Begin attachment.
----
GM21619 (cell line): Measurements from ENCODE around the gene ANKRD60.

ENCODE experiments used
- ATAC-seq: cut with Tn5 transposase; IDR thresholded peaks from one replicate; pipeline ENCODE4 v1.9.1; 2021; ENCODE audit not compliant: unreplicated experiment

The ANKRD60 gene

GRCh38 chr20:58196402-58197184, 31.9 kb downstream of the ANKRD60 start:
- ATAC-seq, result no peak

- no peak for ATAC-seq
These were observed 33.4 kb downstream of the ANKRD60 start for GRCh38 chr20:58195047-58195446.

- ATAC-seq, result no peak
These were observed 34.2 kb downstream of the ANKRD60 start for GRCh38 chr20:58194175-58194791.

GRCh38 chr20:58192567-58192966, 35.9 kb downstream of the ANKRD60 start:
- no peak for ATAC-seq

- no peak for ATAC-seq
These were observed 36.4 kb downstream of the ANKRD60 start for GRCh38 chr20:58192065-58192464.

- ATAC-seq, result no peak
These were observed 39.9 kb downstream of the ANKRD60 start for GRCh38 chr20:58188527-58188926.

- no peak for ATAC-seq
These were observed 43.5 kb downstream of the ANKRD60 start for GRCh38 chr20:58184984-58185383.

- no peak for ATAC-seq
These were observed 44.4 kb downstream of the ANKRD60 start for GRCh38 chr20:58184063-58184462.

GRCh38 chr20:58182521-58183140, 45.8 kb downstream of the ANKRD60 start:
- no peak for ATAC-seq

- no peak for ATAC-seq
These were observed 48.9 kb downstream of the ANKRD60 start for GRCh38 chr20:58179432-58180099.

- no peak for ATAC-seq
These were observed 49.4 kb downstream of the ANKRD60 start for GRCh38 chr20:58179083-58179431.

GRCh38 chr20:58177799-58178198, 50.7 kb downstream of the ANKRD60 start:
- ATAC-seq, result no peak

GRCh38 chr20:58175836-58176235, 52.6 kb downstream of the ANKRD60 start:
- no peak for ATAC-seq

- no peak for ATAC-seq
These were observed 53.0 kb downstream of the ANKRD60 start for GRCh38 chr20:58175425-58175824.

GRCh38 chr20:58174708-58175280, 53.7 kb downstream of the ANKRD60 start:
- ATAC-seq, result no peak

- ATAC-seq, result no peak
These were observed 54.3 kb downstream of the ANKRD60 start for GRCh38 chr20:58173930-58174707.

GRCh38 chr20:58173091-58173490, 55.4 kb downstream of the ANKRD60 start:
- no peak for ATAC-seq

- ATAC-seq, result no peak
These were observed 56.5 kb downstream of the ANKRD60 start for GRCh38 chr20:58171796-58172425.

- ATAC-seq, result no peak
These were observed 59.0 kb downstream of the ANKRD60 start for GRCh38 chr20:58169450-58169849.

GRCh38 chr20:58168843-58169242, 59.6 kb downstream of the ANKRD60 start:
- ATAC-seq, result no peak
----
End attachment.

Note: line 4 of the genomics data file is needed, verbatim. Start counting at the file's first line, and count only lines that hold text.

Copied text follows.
The ANKRD60 gene